WinDiff is a command line utility that compares two files, but the explanations around how it works can be difficult. This article will help you understand what WinDiff does and how to use it for comparing your data files.
The “winmerge” is a tool that allows users to compare two files and find the differences between them. The tool also allows for merging files.
Do you want to compare two files or source code? Is looking through the data like looking for a needle in a haystack? The Microsoft WinDiff software, despite its antiquity, still performs well when comparing files and directories. The program has enough features to handle any file comparison task quickly.
In this tutorial, you’ll learn how to compare files and directories using the WinDiff software. Learn how to compare marked files, export results to a text file, and change the comparisons that arise.
Because the WinDiff program isn’t included with Windows, you’ll need to download or install it before you can use it. All you need is a current version of Windows for this. Windows 10 is used in this article.
Using the Microsoft SDK to install WinDiff
Because WinDiff is not included by default in Windows, you must first download it to get started. WinDiff may be found in an earlier version of the Microsoft SDK for Windows 7 and.NET Framework 4 download.
There are two unauthorized mirrors that provide only the windiff.exe executable without requiring the whole SDK to be downloaded and installed. Versions are available for download from both Grig Software and Archive.org.
1. First, go to the Microsoft Windows SDK for Windows 7 and.NET Framework 4 download page and select the Download option.
2. Run the winsdk web.exe executable once it has been downloaded. On Windows 10, you may get the following warning, which you may ignore by clicking OK.
I’m scrolling through the warning message.
3. Continue to the Installation Options page by clicking through all of the defaults.
4. Uncheck all things under the Windows Native Code Development section except Tools since the Windows SDK includes a lot more than simply WinDiff.
Under the Windows Native Code Development area, choose just Tools.
5. To begin the installation, click Next, and then Finish to finish it.
Using the WinDiff application to compare two files
Now that you’ve downloaded or installed the WinDiff program, it’s time to figure how how to browse and utilize it. Despite the fact that WinDiff has a simple interface, there is more to it than meets the eye.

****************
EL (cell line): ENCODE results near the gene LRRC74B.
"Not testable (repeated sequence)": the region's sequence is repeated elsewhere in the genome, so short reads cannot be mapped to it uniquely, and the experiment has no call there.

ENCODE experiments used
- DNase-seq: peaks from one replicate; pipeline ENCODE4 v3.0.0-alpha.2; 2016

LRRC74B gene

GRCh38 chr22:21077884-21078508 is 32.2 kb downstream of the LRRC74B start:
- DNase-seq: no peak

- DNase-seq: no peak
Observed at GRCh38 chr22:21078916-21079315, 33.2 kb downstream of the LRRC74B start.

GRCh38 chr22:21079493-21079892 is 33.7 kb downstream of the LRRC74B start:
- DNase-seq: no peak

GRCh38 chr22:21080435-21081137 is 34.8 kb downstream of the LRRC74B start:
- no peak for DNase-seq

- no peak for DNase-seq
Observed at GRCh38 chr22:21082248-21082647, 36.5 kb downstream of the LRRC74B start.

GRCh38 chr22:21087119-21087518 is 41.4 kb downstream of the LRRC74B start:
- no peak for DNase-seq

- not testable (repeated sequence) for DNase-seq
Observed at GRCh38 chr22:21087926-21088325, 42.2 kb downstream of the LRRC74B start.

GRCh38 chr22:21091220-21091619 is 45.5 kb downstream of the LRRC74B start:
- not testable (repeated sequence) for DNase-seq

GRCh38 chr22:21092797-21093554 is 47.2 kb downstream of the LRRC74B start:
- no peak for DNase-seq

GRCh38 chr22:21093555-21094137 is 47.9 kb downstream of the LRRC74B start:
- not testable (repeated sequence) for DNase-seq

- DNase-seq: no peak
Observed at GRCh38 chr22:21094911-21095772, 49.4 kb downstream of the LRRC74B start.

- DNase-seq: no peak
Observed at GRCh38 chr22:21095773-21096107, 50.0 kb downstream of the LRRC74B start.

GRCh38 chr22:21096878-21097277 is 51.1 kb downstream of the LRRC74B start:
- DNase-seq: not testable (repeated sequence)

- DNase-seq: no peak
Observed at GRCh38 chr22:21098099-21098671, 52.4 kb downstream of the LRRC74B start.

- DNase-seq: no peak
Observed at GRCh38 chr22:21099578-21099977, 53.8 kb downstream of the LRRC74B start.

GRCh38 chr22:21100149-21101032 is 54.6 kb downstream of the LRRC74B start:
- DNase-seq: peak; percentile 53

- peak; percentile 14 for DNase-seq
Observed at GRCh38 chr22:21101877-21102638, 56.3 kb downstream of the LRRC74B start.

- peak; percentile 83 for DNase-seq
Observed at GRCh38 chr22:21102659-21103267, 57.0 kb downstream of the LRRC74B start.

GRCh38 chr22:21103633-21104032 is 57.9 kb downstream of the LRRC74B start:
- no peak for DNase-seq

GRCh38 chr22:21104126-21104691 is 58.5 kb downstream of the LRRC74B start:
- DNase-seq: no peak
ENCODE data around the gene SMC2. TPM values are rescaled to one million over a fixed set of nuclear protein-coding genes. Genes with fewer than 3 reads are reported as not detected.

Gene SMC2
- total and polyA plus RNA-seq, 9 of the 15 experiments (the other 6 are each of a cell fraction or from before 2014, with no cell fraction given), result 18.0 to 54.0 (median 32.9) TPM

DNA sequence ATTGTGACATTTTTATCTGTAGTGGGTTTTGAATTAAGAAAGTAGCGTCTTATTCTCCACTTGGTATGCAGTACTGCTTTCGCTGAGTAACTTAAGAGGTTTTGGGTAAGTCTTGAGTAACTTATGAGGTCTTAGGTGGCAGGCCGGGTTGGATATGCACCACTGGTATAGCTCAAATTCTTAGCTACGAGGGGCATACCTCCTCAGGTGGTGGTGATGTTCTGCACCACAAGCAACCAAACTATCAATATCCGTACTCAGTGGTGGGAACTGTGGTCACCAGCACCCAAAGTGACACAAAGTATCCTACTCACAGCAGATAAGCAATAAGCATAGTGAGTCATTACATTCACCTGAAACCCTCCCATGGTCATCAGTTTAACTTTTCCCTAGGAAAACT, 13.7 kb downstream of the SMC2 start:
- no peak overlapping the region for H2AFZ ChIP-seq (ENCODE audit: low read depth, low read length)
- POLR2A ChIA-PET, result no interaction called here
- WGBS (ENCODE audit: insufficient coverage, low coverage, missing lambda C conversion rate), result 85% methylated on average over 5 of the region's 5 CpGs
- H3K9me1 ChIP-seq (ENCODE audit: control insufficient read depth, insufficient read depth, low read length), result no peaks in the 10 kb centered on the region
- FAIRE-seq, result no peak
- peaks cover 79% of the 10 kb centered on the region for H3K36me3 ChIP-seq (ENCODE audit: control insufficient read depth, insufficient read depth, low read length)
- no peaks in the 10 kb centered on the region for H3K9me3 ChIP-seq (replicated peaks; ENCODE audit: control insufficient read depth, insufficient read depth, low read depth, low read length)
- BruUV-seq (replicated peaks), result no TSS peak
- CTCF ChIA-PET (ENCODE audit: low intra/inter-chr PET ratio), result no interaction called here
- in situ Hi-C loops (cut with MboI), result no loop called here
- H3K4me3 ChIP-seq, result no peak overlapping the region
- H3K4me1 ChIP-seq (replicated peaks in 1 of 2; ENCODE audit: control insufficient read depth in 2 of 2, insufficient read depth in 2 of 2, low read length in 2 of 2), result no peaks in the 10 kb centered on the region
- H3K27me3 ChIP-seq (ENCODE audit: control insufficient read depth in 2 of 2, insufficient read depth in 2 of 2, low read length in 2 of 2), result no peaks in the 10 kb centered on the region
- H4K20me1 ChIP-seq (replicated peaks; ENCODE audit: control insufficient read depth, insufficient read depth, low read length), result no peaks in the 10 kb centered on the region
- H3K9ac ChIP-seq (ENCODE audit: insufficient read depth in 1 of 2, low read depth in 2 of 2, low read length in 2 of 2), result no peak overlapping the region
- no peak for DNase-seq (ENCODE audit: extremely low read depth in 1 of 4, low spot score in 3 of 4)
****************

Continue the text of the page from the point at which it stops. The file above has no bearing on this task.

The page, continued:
1. Open WinDiff from either C:Program Files or C:ProgramData. If you got it from the Windows SDK or the unauthorized mirror’s download address, it’s Microsoft SDKsWindowsv7.1Binwindiff.exe.
The WinDiff startup screen.
2. From the File menu, choose Compare Files.
Comparing files by opening them.
3. Select the first file to compare; typically, these are source code files, but text is utilized here.
Choosing the first file to compare is the first step.
4. Next, choose the second file to compare.
Selecting a second file for comparison
After the files have been imported, you will get an overview of the files that may be compared.
5. To compare, double-click the item or use the Expand option. After that, you’ll get a screen that lays out the differences and similarities between the two files.
A list of the files that were selected for comparison.
Changing lines inside files and demonstrating it.
A mini-map view on the left-hand side illustrates the main changes across the files, allowing you to rapidly browse to a specific portion of the file.
The distinctions on various color highlighted lines may be seen on the right-hand side. In the first file, the color yellow is used to emphasize differences, whereas in the second file, the color red is utilized.
Changing Files That Have Been Compared
You may need to reconcile the discrepancies between the two files now that you’ve compared them to detect differences. You may change the first file, the second file, or a composite of the two files to do this. Read on to discover how to edit files with changes using WinDiff, despite the fact that it is not a merging tool.
1. To begin, right-click on the line you want to change. It’s worth noting that identical lines in different files will have the same line number, as seen below.
Lines in a comparison file may be changed.
2. To update a highlighted modification in this example, pick to edit the Left File first, which will open in Notepad by default. The file has been updated to include an identical second line as seen below.
Changing a file that has been compared in WinDiff.
3. In WinDiff, right-click on the first changed line and choose Rescan to refresh the scanned files and check for any changes.
In WinDiff, rescan for changes.
The updated line is no longer visible in the comparison, as seen below.
Demonstrating how to use the newly modified files.
The option to offer a remark on a modification is a helpful feature of WinDiff. This remark may be saved as a text file later. If you exit WinDiff without exporting the remark, it will be lost.
1. To add a remark, first click on the change you want to comment on, then go to the Edit menu and choose Insert Comment.
Adding a remark to a line that has been altered.
2. Type your remark and then hit OK.
I’m going to make a remark.
3. In-between the modified lines, you’ll see a new remark in green.
Using the added comment as an example.
Using WinDiff to Compare Folders